None of Phillips's claims of ineffective assistance of counsel have merit. First, Phillips argues that his attorney did not properly instruct him of all the possible ways in which the Court could apply the guidelines in sentencing him.[36] Phillips does not directly say that his counsel miscalculated his guideline range or gave him an inaccurate estimation of his sentence. Indeed, it is not clear whether Phillips intends to argue that his attorney acted deficiently at all in calculating his guideline range. He states that his attorney “could not . . . [have] prepare[d] [him] for the possibility that the lodestar for his sentencing would be vastly different, ”[37] which implies that he finds error only in the Court's actions, and not his attorney's actions. But, for the avoidance of any doubt, the Court addresses this potential argument and finds that it is not meritorious.

         To establish a claim of constitutionally ineffective assistance of counsel, a petitioner must show both (1) that counsel's performance fell below an objective standard of reasonableness, and (2) that, but for counsel's deficient performance, the likely outcome of the proceeding would have been different. See Strickland v. Washington, 466 U.S. 668, 687-96 (1984). The petitioner must meet both prongs of the Strickland test and, if a court finds that the petitioner has made an insufficient showing as to either prong, the court may dispose of the claim without addressing the other prong. See id. at 697. Grossly underestimating a defendant's sentencing exposure such that defendant cannot make an informed choice about whether to accept a particular plea offer can constitute deficient performance. United States v. Grammas, 376 F.3d 433, 436 (5th Cir. 2004). But merely giving the defendant an estimate that ends up being incorrect because the Court applies the guidelines differently than the lawyer anticipated is not ineffective assistance, because such representations are “at best merely an estimate reflecting what [the attorney] believed the likely range would be.” United States v. Sweeney, 878 F.2d 68, 70-71 (2d Cir. 1989); see also Knight v. United States, 37 F.3d 769, 775 (1st Cir. 1994); United States v. Arvanitis, 902 F.2d 489, 494-95 (7th Cir. 1990); Womack v. Del Papa, 497 F.3d 998, 1003 (9th Cir. 2007). Nor does an inaccurate estimate of a defendant's sentence does constitute an improper promise for purposes of entering into a plea agreement knowingly and voluntarily absent a “a definite and firm assurance, as opposed to a prediction or statement of probability.” Harmason v. Smith, 888 F.2d 1527, 1532 (5th Cir. 1989).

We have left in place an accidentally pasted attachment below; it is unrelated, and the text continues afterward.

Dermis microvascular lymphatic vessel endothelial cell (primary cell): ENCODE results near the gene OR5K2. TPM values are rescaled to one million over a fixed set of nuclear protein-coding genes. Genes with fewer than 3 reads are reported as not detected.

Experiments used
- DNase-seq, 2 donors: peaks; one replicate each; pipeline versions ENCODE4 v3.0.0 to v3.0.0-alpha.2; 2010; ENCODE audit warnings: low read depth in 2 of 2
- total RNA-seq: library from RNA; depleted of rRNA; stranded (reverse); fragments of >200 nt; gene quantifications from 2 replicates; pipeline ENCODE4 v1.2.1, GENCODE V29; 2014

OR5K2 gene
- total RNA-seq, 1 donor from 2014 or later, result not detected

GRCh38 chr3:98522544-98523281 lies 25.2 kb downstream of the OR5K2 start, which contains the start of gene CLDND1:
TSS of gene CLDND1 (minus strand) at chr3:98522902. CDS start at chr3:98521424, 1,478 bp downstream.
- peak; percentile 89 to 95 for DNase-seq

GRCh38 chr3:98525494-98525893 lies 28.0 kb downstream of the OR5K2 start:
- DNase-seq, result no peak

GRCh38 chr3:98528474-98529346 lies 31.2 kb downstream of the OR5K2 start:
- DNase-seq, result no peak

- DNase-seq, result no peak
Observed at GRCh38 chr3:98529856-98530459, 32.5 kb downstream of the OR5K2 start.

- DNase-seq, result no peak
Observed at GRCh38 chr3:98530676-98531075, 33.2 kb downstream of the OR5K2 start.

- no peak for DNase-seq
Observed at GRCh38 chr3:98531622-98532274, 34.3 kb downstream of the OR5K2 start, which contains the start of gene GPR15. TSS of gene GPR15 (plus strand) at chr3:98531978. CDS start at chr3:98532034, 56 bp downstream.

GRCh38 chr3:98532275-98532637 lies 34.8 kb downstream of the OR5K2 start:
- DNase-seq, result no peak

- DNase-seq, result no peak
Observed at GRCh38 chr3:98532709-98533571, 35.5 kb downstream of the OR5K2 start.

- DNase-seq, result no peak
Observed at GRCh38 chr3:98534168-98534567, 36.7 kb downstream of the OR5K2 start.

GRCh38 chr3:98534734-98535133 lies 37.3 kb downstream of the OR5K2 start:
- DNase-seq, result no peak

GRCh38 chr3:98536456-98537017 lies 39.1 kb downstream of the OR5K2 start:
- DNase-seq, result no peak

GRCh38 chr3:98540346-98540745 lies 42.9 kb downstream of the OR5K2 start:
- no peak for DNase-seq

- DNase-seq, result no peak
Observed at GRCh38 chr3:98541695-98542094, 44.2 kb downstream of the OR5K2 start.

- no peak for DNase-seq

Thus, under Strickland's first prong, Phillips must show more than that his lawyer gave him an estimation of his sentence that turned out to be different than the sentence he received; he must show that his lawyer grossly underestimated his exposure such that affected his ability to make an informed decision about accepting the government's plea offer. Phillips does not say exactly what his lawyer told him about the sentence he could receive. He says only that his counsel did not “point out worst-case-scenario enhancements and departures.”[38] Phillips does not deny that his attorney and the Court properly instructed him of the statutory maximum sentence applicable to his charges, and he states that his lawyer and he spent “many hours” reviewing the guidelines.[39] At his rearraignment hearing, Phillips acknowledged that his lawyer had not told him what sentence the Court would impose.[40] He also confirmed that he understood that the Court, and not his lawyer, would determine the sentence.[41] Similarly, Phillips's lawyer told the Court that he had not made any representations to Phillips about what sentence the Court would impose.[42] Given that Phillips was aware that he could be sentenced to anything below the statutory maximum, failing to point out a particular possible enhancement ...